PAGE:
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Monetary policy in the liquidity trap and after: A reassessment of quantitative easing and critique of the Federal Reserve’s proposed exit strategy

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  • Thomas I. Palley

Abstract

This paper provides a novel analysis of quantitative easing (QE) that focuses on its implicit fiscal dimension. The first segment examines the theory of the liquidity trap and introduces a distinction between a "weak" and "strong" liquidity trap. The second segment analyzes the impact of QE under conditions of a weak and strong liquidity trap. In a weak liquidity trap QE is expansionary but subject to diminishing returns. As QE involves purchasing assets from the public, it transfers the income streams associated with those assets to the fiscal authority. This transfer generates a form of fiscal drag that can theoretically eventually render QE contractionary. In an open economy, exchange rate effects of QE also need to be taken account of and those tend to be expansionary. The third segment explores how to exit QE. The current suggestion of raising the policy interest rate and paying interest on reserves to check inflationary pressures is contradicted because paying interest constitutes an implicit tax cut. Instead, the paper suggests adopting a system of asset based reserve requirements. Requiring banks to hold increased reserves would permanently deactivate liquidity created by QE without recourse to interest payments and the implicit tax cut they represent.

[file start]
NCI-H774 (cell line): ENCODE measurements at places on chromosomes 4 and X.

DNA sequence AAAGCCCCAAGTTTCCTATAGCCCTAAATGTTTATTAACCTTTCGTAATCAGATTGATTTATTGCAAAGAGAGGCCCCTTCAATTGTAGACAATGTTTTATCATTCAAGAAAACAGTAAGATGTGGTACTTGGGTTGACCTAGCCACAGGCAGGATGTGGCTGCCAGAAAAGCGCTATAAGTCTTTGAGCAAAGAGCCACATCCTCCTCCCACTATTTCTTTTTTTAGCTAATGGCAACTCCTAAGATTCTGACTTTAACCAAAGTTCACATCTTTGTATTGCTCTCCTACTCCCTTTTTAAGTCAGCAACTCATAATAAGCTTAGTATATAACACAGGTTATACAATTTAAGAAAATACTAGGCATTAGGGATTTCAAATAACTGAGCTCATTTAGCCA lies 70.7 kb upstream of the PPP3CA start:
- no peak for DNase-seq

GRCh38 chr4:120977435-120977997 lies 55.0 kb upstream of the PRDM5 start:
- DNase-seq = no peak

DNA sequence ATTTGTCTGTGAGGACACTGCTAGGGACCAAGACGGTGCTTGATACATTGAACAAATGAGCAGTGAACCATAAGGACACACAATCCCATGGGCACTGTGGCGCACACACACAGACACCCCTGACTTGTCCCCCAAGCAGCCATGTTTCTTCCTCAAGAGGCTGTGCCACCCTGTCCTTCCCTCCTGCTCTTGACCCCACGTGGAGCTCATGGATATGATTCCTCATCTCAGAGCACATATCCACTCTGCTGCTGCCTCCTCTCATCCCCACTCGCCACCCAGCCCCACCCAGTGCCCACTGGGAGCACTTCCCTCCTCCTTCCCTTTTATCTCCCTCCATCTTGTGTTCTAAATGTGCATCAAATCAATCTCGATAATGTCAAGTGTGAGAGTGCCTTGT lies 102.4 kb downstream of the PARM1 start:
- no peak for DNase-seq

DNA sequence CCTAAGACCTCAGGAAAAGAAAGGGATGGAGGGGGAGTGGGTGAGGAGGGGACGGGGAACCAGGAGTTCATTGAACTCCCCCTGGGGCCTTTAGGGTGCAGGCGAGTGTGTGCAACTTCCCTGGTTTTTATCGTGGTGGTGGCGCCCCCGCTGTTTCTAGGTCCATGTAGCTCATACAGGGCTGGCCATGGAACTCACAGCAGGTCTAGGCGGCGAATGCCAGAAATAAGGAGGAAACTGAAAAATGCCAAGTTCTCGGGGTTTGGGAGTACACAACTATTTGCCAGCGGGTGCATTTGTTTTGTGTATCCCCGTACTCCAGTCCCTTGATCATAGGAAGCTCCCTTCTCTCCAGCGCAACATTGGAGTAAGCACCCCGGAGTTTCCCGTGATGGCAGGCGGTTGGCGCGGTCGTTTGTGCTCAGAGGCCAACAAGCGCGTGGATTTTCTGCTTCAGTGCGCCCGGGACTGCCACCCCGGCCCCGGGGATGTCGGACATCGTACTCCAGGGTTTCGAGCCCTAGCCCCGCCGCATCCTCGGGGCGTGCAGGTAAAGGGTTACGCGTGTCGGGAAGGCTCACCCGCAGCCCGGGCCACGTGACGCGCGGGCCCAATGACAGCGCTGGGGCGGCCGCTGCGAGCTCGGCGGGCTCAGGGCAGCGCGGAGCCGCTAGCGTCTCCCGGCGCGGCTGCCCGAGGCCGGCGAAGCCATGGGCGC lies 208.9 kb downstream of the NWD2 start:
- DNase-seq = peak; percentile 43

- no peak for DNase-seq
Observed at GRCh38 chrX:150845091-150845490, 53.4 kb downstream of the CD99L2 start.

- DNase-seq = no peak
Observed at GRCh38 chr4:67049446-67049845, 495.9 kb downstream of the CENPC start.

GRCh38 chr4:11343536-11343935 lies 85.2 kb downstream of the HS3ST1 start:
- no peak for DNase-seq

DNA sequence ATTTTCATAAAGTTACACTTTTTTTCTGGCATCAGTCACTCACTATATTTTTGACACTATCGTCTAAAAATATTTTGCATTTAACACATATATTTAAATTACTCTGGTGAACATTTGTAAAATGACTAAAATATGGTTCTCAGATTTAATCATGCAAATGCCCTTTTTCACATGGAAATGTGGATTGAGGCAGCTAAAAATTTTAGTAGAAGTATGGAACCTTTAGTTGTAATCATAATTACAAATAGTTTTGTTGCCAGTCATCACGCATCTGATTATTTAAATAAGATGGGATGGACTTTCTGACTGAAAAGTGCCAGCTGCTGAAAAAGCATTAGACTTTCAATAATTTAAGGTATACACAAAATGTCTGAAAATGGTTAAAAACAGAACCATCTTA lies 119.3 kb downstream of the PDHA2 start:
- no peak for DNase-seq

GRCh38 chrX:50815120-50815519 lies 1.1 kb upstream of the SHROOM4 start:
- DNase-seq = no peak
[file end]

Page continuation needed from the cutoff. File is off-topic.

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Bibliographic Info

Paper provided by IMK at the Hans Boeckler Foundation, Macroeconomic Policy Institute in its series IMK Working Paper with number 113-2013.

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Length: 32 pages
Date of creation: 2013
Date of revision:
Handle: RePEc:imk:wpaper:113-2013

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Keywords: quantitative easing; fiscal drag; interest on reserves; exit strategy; asset based reserve requirements;

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  1. Thomas Palley, 2003. "Asset Price Bubbles and the Case for Asset-Based Reserve Requirements," Challenge, M.E. Sharpe, Inc., vol. 46(3), pages 53-72, May.
  2. Thomas Palley, 2007. "Asset-based Reserve Requirements: A Response," Review of Political Economy, Taylor & Francis Journals, vol. 19(4), pages 575-578.
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